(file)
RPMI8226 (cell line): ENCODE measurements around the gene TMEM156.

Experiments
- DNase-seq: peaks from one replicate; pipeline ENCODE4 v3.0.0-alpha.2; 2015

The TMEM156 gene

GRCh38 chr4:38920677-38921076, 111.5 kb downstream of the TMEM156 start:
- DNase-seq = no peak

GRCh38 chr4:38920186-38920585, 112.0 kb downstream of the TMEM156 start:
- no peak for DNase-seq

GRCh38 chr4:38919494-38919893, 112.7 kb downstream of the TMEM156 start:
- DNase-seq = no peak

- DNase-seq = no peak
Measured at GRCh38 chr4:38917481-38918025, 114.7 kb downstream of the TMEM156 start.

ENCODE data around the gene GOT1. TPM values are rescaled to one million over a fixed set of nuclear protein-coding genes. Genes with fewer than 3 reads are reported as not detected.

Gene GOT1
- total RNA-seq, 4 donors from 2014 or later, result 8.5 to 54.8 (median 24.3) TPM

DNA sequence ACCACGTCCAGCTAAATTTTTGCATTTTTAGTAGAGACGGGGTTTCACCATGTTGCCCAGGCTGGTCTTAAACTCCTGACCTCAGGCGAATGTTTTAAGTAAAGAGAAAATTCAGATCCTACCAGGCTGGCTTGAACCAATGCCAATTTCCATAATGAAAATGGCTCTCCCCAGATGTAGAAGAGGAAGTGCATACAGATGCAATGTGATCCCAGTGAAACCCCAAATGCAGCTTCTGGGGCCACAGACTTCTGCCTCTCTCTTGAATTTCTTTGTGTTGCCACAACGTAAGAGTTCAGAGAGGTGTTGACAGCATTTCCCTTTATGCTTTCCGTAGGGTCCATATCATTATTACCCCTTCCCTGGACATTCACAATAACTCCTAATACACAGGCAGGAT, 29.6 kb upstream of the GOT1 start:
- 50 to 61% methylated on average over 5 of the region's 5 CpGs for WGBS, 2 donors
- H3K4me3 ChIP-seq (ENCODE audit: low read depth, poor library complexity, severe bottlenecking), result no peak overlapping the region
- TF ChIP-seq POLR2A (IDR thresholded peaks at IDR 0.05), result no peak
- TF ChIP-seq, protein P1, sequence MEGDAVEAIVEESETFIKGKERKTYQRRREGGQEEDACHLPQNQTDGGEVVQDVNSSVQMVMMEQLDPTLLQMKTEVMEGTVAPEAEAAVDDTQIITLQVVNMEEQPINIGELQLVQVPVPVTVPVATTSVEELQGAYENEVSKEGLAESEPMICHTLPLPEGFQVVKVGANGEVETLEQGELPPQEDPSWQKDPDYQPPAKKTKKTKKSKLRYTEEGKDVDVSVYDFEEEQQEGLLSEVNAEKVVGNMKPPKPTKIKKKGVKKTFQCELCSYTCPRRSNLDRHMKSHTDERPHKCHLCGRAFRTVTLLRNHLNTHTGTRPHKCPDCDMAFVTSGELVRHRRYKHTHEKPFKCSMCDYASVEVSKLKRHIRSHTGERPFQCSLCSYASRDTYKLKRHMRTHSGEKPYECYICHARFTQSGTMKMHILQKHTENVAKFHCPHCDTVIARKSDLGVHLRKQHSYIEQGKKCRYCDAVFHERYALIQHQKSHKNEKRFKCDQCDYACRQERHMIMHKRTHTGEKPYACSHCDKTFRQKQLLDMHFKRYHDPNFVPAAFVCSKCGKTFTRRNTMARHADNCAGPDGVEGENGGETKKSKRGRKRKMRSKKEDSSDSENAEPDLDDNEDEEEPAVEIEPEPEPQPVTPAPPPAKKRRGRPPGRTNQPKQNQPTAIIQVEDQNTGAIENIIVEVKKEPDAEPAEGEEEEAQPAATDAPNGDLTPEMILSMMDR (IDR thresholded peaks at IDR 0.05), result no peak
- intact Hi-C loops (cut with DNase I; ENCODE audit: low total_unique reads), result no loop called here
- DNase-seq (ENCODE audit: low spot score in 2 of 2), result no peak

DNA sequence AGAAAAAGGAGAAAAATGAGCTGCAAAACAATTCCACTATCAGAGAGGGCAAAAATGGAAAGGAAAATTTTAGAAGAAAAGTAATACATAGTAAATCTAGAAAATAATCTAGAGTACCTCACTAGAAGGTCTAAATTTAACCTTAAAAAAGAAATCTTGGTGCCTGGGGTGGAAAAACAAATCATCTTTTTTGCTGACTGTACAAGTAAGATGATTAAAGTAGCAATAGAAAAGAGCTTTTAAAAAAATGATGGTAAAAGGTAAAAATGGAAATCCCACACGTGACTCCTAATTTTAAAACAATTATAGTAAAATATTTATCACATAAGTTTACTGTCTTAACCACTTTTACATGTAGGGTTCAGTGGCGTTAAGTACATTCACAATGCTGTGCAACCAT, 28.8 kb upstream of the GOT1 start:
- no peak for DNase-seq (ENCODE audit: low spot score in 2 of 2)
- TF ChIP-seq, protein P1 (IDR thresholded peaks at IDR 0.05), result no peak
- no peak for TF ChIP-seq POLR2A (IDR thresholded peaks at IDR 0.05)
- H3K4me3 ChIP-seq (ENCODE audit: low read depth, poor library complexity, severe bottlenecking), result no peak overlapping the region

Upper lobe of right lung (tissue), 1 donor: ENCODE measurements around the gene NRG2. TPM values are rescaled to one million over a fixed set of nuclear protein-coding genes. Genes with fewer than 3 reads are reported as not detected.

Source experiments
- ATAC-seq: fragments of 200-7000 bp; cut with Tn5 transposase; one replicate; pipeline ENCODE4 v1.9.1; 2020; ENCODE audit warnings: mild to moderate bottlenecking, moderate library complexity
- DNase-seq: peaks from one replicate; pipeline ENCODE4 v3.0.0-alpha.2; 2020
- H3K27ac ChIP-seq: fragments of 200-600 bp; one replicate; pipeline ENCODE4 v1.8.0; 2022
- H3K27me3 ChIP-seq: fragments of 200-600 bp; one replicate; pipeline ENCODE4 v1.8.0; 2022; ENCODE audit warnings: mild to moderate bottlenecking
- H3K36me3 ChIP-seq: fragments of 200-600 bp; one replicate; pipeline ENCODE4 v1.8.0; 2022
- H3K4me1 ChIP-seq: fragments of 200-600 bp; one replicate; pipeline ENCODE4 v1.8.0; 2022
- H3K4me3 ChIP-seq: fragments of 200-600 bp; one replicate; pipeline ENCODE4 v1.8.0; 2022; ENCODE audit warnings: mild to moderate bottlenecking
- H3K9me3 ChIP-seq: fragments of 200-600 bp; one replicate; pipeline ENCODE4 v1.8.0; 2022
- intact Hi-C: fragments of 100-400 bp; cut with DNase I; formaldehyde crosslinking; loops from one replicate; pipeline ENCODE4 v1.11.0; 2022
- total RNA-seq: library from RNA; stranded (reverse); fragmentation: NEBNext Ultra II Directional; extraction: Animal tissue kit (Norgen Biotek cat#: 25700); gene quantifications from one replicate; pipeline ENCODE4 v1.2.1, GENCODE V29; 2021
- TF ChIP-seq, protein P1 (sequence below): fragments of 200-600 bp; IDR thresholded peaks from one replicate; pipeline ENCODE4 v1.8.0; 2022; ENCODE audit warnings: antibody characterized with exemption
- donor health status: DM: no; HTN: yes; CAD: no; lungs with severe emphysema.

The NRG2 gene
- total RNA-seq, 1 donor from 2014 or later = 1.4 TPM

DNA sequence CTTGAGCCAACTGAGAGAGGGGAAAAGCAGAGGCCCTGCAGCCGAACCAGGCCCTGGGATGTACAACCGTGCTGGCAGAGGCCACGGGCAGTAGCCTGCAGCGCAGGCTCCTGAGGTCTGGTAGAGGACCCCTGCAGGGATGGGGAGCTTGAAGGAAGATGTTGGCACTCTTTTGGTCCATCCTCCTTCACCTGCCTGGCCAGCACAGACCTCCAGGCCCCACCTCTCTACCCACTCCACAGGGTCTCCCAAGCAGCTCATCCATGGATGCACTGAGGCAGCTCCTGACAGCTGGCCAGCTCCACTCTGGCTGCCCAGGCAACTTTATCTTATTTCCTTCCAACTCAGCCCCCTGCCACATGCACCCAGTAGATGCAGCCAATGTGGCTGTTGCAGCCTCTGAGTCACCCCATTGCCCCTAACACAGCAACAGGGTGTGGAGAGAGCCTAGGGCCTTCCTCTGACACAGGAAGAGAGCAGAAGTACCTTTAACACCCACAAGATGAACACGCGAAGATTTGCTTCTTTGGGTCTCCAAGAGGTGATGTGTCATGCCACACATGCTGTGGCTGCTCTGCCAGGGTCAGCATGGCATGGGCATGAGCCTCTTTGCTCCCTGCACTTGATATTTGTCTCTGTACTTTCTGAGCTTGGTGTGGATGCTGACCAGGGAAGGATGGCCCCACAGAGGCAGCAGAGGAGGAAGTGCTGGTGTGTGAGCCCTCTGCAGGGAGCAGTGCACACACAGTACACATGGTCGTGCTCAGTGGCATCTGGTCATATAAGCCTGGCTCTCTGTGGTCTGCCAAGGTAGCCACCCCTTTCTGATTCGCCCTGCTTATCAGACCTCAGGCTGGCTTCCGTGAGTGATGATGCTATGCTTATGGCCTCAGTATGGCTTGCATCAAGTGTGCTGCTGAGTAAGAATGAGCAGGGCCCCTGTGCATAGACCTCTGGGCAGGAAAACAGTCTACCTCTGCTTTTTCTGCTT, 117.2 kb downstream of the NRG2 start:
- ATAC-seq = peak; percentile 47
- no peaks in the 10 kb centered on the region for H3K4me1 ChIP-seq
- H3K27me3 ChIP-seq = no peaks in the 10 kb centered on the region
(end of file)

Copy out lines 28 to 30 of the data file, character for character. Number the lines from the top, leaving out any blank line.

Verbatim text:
Upper lobe of right lung (tissue), 1 donor: ENCODE measurements around the gene NRG2. TPM values are rescaled to one million over a fixed set of nuclear protein-coding genes. Genes with fewer than 3 reads are reported as not detected.

Source experiments
- ATAC-seq: fragments of 200-7000 bp; cut with Tn5 transposase; one replicate; pipeline ENCODE4 v1.9.1; 2020; ENCODE audit warnings: mild to moderate bottlenecking, moderate library complexity